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String Outdoor Tree Lights

Ask anyone if they recognize what tree lights are and you’ll probably get one of many answers. Ok, that’s not reliable. In all probability it will generate an answer among numerous possibilities. Most people exclusively think of tree lights as something to put up for Christmas, it’s just that outdoor tree lights really do cover many different methods of outdoor landscape lighting that make the most of the beauty and convenience of your home. the trees

Having already mentioned Christmas tree lights, we can also talk a bit about that concept. An obvious note is that stringing lights on a tree is not unique to Christmas. If you have revealed dining or patronizing in a fancy plaza, you may have had the joy of coming across beautiful white lights strung in the trees. A hotel adjacent to my residence maintains lights in the trees on its beautifully landscaped property throughout the year.

Assuming the use of white lights, the result is peaceful and calming. Colored lights arouse more whimsical or festive modes. For home landscaping efforts, I am an advocate of class and nuance and would fully recommend using small white lights. The choice of colors will work well for the holidays, but will certainly result in a circus feel the rest of the year. But, if a tropical beach bar vibe is your goal, you could manage.

In addition to envisioning a calmer expression, it’s also crucial to recognize that it takes a bit of artistry to string lights onto trees. It’s one of those things where an excess balance is not a worthwhile matter. If you fail to acquaint yourself with a bit of randomness in your stringing efforts, you end up with an eerily hokey look. The design becomes excessively apparent and takes away from the results. Have you ever noticed how rare straight lines are on trees? Too low a number of lights will also complicate things, making it obvious that they are on a thread. If you don’t wind up an attractive Christmas tree but once a year, chances are good that you’re also struggling to do it right in your garden.

That’s not to say that intentional artificiality is always a heinous business. A lot of master landscape lighting installers will attempt, at the request of a client, some pretty unusual things. Their experience allows them to accomplish what most of us would just screw up terribly. It may be a bit old-fashioned, but I’ll always go for the “natural” feeling (there’s really nothing natural about a thousand lights on a tree, but you get the point) that seems to mimic a thousand insects on the branches.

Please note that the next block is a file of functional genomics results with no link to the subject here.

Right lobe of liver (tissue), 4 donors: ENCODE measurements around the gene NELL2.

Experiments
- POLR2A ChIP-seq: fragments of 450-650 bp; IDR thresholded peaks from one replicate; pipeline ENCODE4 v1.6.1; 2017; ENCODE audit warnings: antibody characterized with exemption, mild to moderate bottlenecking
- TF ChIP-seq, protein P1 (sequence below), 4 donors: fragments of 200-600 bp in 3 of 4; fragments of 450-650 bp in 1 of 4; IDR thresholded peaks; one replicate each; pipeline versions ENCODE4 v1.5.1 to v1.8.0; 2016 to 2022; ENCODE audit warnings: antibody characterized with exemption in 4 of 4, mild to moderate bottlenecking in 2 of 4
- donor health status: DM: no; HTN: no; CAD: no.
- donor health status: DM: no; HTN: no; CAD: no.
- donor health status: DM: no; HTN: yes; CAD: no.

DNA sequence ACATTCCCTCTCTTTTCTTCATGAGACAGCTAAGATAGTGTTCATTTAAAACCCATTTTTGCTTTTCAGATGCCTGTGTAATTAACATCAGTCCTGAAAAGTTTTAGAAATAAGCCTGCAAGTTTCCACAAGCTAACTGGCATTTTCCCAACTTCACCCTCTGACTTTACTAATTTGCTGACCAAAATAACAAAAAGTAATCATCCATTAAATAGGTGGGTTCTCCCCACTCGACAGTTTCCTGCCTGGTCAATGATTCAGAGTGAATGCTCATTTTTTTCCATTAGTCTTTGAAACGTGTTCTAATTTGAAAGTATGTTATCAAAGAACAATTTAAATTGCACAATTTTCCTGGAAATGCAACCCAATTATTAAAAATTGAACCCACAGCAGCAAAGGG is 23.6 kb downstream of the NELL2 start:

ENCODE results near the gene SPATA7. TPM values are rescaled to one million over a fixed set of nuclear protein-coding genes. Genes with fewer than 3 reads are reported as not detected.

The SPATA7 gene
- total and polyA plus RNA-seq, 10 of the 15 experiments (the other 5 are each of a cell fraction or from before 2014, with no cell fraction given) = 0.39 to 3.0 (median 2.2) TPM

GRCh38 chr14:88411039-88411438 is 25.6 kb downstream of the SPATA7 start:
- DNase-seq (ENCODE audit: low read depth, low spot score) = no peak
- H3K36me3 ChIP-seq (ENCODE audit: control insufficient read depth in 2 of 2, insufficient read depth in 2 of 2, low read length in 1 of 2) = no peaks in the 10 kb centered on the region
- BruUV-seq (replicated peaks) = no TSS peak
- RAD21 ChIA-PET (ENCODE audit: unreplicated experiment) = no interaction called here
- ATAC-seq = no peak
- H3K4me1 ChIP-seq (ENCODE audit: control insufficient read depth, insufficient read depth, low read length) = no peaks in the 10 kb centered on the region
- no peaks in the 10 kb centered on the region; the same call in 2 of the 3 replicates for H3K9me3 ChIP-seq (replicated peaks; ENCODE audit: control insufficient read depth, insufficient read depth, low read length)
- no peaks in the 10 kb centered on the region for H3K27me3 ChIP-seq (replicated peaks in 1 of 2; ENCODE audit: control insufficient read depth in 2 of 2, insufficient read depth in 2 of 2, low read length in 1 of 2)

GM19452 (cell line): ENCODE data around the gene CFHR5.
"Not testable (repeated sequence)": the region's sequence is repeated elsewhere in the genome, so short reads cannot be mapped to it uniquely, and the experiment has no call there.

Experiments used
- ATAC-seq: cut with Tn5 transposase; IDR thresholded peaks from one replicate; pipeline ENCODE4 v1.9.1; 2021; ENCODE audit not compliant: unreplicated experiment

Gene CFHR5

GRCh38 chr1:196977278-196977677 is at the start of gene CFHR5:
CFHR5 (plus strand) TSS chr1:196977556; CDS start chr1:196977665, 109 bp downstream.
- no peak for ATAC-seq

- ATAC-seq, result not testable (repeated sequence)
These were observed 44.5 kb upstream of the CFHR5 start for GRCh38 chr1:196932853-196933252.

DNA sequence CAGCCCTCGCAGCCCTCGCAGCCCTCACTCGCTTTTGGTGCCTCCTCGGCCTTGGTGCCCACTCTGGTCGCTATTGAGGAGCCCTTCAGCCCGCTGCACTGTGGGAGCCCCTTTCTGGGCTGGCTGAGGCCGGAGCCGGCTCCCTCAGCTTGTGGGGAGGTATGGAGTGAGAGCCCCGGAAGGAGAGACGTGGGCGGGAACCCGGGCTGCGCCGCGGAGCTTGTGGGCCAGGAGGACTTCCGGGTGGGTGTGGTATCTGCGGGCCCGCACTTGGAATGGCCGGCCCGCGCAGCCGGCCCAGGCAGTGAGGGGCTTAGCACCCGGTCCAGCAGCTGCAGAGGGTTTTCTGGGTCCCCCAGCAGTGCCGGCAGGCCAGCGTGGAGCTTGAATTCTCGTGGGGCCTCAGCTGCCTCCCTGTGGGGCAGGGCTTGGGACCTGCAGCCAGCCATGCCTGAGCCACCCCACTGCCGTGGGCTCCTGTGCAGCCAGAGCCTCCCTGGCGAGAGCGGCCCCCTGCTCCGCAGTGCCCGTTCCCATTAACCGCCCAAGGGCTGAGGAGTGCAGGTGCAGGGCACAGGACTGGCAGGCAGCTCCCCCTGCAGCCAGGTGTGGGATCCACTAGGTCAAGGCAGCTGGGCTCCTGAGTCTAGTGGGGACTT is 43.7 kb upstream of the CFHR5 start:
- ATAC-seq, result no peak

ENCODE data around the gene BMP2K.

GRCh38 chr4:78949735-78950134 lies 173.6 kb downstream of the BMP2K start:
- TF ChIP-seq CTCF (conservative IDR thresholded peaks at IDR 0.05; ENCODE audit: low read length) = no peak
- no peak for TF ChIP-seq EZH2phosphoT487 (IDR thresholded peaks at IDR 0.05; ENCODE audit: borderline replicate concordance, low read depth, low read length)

Placing exterior tree lights on your trees differs from other exterior tree lighting processes in two basic ways; it’s easily the most intense and difficult time to pull off and it’s the most frustrating to keep up with. Trees are just stationary things. They develop, have leaves, drop leaves, and their branches break. All this can lead to alterations and problems in your lighting. Only tackle this outdoor tree lighting trend when you are ready to commit to the challenge of regularly maintaining your business and if you have fairly small trees. Otherwise, hire the professionals.

As much as I enjoy using outdoor string lights in trees, this technique isn’t really what I dream of when I think of outdoor tree lights. With string lights, the lights are the added focal point; apart from the tree. They may show part of the frame or anatomical structure of a tree, but the lights are really the main draw. Additional methods in which outdoor tree lights are applied make the tree a central focus or use it as an anchor point to illuminate other objects in the spotlight. Moonlighting takes full advantage of a tree’s internal structure to paint the ground with cloudy shadows. Up lighting shows off the wonder of the tree itself and casts a reverberated light onto the ground below. Or lights possibly mounted on the tree to light down other garden features.

Each process warrants its own item and I’d absorb this one for longer than designated, but I hope the theme you’re pursuing is that you’re not just tied to strings for your exterior tree lights. Although it is an absolutely satisfying process, lighting trees with ropes requires a lot of work and care. Effects can be worth the boost, as long as it’s done correctly. But if you’ve never installed lights like this before, be prepared to rebuild and reset your first time several times before you get a favorable end result*. If that sounds like too much of a challenge, look into alternative landscaping lights or hire masters to save you the worry.

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